I'm Goin' to Praiseland

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"I'm Goin' to Praiseland"
The Simpsons episode
Episode no. 267
Directed by Chuck Sheetz
Written by Julie Thacker
Showrunner(s) Mike Scully
Production code CABF15
Original air date May 6, 2001
Chalkboard gag "Genetics is not an excuse"
Couch gag A cement truck pours out concrete statues of the Simpson family. The head of Homer's statue breaks off and falls at his feet.
Guest appearance(s) Shawn Colvin as Rachel Jordan
Commentary Mike Scully
Al Jean
Ian Maxtone-Graham
Carolyn Omine
Don Payne
Matt Selman
Tom Gammill
Chuck Sheetz

"I'm Goin' to Praiseland" is the nineteenth episode of the twelfth season of the American animated sitcom The Simpsons. It originally aired on the Fox network in the United States on May 6, 2001. In the episode, Ned Flanders builds a Christian-themed amusement park to commemorate his dead wife, Maude Flanders. The episode marked the return of the character Rachel Jordan (voiced by Shawn Colvin), who had previously appeared in the season eleven episode "Alone Again, Natura-Diddily". Since airing, "I'm Goin' to Praiseland" has received mixed reviews from critics.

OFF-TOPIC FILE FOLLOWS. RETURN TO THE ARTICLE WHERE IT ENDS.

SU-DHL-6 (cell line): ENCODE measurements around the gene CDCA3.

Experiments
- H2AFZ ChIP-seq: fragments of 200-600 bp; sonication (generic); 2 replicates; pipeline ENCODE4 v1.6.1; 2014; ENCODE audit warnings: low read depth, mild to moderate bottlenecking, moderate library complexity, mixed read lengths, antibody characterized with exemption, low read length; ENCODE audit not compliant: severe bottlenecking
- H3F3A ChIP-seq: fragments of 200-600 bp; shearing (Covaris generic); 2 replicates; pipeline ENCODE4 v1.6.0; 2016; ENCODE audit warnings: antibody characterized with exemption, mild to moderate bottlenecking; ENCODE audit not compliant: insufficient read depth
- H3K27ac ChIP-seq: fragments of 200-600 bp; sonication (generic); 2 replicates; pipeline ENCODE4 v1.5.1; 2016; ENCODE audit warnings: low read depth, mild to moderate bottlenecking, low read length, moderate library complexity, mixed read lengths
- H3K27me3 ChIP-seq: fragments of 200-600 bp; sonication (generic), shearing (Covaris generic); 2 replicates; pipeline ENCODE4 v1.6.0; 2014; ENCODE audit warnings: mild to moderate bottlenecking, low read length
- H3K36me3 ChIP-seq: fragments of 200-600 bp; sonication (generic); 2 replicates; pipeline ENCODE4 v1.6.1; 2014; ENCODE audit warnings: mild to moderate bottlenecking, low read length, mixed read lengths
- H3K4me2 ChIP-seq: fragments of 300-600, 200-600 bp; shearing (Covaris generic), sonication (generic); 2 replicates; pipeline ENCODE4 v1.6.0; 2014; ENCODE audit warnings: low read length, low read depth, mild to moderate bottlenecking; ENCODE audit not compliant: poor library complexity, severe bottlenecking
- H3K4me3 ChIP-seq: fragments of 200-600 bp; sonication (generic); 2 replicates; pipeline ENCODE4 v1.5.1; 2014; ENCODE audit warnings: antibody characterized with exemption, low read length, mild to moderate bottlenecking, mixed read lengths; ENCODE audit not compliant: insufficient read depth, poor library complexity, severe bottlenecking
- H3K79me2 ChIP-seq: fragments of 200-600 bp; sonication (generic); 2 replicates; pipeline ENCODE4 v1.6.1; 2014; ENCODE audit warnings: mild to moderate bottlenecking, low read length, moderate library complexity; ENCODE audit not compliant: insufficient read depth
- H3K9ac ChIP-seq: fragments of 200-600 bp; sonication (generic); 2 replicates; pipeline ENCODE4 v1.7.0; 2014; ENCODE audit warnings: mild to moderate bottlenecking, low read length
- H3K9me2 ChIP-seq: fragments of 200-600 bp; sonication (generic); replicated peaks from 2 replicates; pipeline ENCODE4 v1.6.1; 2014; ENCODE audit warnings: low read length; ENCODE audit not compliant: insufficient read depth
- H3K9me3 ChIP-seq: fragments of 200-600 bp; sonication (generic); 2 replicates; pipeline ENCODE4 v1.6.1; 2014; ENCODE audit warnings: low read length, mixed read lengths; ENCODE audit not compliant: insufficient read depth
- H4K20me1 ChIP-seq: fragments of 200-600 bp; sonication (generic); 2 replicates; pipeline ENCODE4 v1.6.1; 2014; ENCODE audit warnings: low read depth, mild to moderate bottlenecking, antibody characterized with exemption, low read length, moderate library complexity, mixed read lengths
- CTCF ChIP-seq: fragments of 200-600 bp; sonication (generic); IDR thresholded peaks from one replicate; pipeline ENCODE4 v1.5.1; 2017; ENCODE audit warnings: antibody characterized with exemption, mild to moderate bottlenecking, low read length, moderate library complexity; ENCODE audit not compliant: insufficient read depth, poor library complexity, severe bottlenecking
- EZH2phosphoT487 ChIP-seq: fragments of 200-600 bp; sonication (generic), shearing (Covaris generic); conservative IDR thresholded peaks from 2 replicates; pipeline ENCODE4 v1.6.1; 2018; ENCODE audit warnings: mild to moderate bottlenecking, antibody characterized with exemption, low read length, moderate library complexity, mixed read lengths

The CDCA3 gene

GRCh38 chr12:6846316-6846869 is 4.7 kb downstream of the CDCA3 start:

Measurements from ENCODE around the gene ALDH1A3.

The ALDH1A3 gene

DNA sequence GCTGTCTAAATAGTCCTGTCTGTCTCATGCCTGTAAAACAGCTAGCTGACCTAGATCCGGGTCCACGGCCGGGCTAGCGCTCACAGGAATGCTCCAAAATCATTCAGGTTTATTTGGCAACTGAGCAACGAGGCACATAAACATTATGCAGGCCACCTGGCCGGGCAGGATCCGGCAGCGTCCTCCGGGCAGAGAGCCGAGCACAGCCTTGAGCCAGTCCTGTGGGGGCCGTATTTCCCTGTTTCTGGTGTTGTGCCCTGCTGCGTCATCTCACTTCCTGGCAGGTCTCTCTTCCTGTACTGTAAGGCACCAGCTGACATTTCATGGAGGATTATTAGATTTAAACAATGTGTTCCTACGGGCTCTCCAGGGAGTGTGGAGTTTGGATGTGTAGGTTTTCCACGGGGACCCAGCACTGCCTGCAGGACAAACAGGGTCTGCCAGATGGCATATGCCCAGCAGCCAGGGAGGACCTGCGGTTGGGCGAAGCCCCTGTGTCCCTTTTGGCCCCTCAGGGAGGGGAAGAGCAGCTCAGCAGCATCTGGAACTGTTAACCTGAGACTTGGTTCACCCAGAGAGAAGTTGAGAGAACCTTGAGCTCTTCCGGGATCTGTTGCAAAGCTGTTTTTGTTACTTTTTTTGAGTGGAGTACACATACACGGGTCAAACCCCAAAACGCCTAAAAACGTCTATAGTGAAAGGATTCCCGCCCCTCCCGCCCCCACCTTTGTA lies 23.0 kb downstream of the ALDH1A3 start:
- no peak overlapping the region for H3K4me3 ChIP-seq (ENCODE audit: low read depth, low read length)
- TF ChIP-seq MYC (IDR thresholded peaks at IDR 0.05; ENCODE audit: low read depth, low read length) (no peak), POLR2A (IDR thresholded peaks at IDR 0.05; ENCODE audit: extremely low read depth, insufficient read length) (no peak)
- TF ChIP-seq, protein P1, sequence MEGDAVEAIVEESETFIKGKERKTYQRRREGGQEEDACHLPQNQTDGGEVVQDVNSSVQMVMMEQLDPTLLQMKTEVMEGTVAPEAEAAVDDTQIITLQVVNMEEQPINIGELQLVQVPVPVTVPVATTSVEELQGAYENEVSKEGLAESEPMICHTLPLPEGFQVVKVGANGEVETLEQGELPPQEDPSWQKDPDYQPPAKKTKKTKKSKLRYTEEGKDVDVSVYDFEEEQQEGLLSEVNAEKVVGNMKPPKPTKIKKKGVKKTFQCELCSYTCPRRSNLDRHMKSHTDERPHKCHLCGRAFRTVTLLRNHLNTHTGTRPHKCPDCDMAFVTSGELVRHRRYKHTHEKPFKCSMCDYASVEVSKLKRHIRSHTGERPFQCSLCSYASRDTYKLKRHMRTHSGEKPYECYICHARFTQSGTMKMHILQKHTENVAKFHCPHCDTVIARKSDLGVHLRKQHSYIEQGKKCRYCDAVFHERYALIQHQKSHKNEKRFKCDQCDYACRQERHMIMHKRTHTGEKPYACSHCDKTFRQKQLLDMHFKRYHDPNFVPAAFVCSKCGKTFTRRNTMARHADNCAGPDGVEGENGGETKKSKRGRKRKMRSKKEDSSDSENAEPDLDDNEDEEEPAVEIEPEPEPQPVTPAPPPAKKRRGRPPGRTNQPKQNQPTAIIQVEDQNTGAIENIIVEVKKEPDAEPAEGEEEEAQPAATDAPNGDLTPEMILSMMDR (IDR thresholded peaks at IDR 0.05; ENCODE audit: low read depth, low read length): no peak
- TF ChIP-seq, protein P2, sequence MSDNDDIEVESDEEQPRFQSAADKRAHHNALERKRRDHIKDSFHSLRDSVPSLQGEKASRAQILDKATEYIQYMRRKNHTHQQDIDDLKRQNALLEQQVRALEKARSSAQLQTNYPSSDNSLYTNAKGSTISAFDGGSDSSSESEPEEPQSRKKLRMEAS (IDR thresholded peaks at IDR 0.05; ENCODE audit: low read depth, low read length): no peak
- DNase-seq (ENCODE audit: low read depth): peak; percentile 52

During an ice cream social at church, Ned Flanders is reunited with Rachel Jordan, a woman he met after hearing her and her Christian rock band sing at church after suffering the loss of his wife Maude. She quickly had to leave for the next stop on the band's tour after their first meeting, and they had not seen each other until this social. Rachel decides to stay with Ned instead of going to a motel, but leaves after being horrified when Ned's obsession with making Rachel look like his deceased wife Maude leads to him cutting Rachel's hair into a Maude-esque style while she is sleeping. Ned asks the Simpson family to help him forget about Maude by throwing away everything in the house that reminds him of her. Homer uses a woodchipper to get rid of all of Maude's possessions, (including sticking a photo of him on their wedding photo) except for a sketchbook. Ned looks through his late wife's many sketches until he finds designs for a Christian theme park, called Praiseland. He decides to realize Maude's dream by building a Christian theme park in her honor.